That's it. Another sodden summer has come and gone and America beckons. I have just been on the terrace of our house in Brittany, sweeping the night's rain from the surface of the table and chairs. If I'd any sense, I'd have put the summer furniture back in the cellar long ago. But I couldn't do it. It would have been like an admission of defeat.
But, honestly, I've never experienced a summer like it. Yesterday, with my son Jamie over from London, we went up the spire of the church at Bulat-Pestivien. It's one of the highest spires in Brittany, affording views for miles and miles around. But it was so cold and windy up there that, having snapped the occasion on his digital phone, Jamie begged that we head straight back down.
Everything is back to front. It's darkness at noon. A red sky at night has become a shepherd's warning. The leaves were already falling from the trees at the end of July. Cows in the fields huddle together like refugees, trying to keep warm.
My neighbours, Alexis and Jean-Francois, tell me that by going back to New York now I could well be missing the best two months of the year: September and October. They may be right, but I'm not holding my breath, which right now streams out in front of me like ectoplasm at a Victorian séance.
Yes, but there must have been some good things. Well, of course there were. Alexis has been in much better form this year. He is livelier and more optimistic. And he has a new cat, Minette, who, at the age of three months, has already caught five mice. Jean-Francois competed in the region's premier bike ride, the Pierre le Bigaud, dressed as a Scotsman, complete with kilt. His son, Antony, came to visit from St Brieuc, looking like Dartagnan. Dedé, one of the regulars at Les Fous, turned 59, still repeating everything he says, twice. He will retire next June and plans to spend the rest of his life in the pub.
We also had the Fous' beer festival, which drew a large crowd from both sections of the community, Breton and English. The English won the skittles competition with the last throw of the game, which helped offset the fact that Les Bleus edged the day's encounter with England at Twickenham. Don and Trisha's excellent new range of traditional brews (referred to by Dedé as "raylayle" ) proved a big hit with the Anglais. The locals stuck with their traditional tipple, Amstel, believing it, I suspect, to be part of their much-vaunted French patrimony.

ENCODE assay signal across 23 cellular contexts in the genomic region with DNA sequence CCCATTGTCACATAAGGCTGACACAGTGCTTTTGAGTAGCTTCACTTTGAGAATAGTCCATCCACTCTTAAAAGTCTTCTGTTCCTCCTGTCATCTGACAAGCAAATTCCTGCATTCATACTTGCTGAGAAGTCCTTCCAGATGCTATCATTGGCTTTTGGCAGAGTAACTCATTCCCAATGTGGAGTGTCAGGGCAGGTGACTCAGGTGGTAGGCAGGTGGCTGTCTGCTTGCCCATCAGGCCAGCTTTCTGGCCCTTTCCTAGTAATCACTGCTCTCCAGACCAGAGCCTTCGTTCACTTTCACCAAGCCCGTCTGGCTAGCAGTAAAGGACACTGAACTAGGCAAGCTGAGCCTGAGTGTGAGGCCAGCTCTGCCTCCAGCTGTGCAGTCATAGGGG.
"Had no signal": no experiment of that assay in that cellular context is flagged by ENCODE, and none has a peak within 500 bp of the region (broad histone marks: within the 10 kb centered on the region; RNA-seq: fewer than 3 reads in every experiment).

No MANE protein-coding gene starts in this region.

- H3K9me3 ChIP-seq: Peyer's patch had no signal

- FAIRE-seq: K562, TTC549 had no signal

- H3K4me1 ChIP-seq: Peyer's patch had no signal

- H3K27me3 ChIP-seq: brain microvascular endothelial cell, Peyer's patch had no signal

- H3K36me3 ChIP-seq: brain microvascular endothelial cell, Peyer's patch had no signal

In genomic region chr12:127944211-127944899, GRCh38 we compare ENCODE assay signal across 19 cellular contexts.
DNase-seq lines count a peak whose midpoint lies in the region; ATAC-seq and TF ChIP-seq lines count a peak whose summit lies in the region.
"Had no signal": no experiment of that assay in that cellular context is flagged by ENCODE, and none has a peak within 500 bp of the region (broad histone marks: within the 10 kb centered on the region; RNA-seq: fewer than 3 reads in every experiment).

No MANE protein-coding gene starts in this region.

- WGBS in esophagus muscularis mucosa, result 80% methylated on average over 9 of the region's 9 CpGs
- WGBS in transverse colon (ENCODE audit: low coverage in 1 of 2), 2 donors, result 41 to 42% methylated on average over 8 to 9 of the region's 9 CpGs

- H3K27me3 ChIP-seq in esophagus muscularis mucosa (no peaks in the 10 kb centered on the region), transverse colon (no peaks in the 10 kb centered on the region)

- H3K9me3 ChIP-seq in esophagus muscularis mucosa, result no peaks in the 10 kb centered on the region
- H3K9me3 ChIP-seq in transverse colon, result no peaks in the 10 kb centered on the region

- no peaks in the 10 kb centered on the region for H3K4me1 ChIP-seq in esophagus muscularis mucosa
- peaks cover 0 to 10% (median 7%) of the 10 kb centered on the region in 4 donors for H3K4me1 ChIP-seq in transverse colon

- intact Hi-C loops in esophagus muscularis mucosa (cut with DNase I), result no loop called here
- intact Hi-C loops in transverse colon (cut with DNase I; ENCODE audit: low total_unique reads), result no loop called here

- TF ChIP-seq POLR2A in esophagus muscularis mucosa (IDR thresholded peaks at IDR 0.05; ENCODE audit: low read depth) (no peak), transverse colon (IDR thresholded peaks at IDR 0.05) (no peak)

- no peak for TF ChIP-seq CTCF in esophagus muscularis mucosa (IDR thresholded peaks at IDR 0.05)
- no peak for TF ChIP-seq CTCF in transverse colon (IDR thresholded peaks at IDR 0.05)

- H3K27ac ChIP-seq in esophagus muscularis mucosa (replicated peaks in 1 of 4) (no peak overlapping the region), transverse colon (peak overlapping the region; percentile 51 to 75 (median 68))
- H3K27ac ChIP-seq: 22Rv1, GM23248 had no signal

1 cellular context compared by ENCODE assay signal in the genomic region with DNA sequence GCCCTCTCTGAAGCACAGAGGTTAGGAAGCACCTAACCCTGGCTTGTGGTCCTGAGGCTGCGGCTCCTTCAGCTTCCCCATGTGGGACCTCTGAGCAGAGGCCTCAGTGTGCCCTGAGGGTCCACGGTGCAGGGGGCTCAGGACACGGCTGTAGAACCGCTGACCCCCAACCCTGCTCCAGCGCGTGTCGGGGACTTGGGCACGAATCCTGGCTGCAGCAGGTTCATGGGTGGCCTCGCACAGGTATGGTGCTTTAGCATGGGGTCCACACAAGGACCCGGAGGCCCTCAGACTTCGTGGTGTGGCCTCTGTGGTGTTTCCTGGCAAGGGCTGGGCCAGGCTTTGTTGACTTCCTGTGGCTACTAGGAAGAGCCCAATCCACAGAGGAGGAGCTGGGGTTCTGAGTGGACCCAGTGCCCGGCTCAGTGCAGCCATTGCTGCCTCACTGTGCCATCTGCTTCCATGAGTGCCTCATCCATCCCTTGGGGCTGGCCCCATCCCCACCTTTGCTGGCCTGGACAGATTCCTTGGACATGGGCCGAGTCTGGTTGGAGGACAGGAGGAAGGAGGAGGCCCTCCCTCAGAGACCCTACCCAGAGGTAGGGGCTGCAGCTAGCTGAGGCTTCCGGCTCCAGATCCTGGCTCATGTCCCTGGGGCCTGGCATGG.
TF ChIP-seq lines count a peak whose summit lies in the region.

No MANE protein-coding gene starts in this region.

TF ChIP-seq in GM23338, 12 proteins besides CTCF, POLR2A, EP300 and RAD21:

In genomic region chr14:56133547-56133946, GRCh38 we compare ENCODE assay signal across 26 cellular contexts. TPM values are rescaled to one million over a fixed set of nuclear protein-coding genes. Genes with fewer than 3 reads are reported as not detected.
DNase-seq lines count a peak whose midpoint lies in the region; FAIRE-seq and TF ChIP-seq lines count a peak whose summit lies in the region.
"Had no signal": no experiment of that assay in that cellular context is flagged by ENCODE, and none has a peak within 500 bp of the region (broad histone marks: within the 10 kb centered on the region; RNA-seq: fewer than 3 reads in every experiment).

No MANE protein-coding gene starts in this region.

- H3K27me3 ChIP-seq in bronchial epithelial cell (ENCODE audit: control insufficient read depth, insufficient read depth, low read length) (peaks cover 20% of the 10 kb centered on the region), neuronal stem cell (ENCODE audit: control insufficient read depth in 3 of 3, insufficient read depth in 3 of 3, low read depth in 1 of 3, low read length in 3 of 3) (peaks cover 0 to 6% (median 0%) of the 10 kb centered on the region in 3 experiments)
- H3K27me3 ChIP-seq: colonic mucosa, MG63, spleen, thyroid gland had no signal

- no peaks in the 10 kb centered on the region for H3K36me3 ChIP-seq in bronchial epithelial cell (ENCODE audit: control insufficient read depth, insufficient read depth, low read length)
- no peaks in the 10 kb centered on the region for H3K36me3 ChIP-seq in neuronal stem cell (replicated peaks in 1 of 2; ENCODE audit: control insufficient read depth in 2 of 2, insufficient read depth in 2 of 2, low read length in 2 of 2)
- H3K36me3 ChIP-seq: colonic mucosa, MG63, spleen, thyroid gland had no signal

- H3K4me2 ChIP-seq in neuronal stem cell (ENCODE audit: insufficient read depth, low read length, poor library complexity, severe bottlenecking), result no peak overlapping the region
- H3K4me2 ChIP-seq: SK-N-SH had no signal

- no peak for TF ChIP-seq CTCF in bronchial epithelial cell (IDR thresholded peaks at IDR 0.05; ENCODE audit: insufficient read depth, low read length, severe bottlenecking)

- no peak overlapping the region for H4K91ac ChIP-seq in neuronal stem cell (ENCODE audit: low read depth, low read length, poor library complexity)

My wife and I had our teeth seen to by Francoise, our local dentist in Callac, who did an excellent job for a modest fee.
Dr Tison, from the superb district medical centre, dealt with a friend's stomach ailment for the sum of €22, throwing in a scan at the local hospital in Guingamp for the cost of a decent lunch. A nurse even came to her house to take a blood sample (€6. 60cents), with the result available two days later at the village pharmacy.
In the same week, Dr Tison " dropped in" on Alexis at his cottage to see how he was and stopped with him for 10 minutes, just to chat.
Now, that's what I call a national health service.
Did I mention Jamie? My son, you may recall, plays lead guitar in a band called Battle (thisisbattle.com). They've had a tough year for one reason and another, but their debut album, Break the Banks, comes out on September 3 on the Transgressive label. Paper Street, a single from the album, is released next Monday, loaded with melody.
During the summer, as the band hit the comeback trail, I was able to listen to three live sessions they did, on Radios I and 2 and XFM. And this coming weekend, they will be playing at the Leeds and Reading festivals before going off on tour with fast-rising indie band Kubichek. Wish them luck - and no illegal downloads, please!
Which only leaves la Rentrée. I may have mentioned this before, but it is odd how distant America becomes once you leave its shores. Issues and trends that seem enormous and unmissable when you're staring out across the East River are rendered tiny, almost invisible, when seen from Brittany.
But I know the truth. The Bush Administration has begun rubbishing the Brits and belittling their performance in Basra. This can only mean one thing: an American pullout has already been decided. It is only a matter of time before the US ambassador is helicoptered off the roof of his embassy in Baghdad and a new era of home-induced horror replaces that presided over by Washington.
So adieu, my friends, adieu. Let's see what tomorrow brings.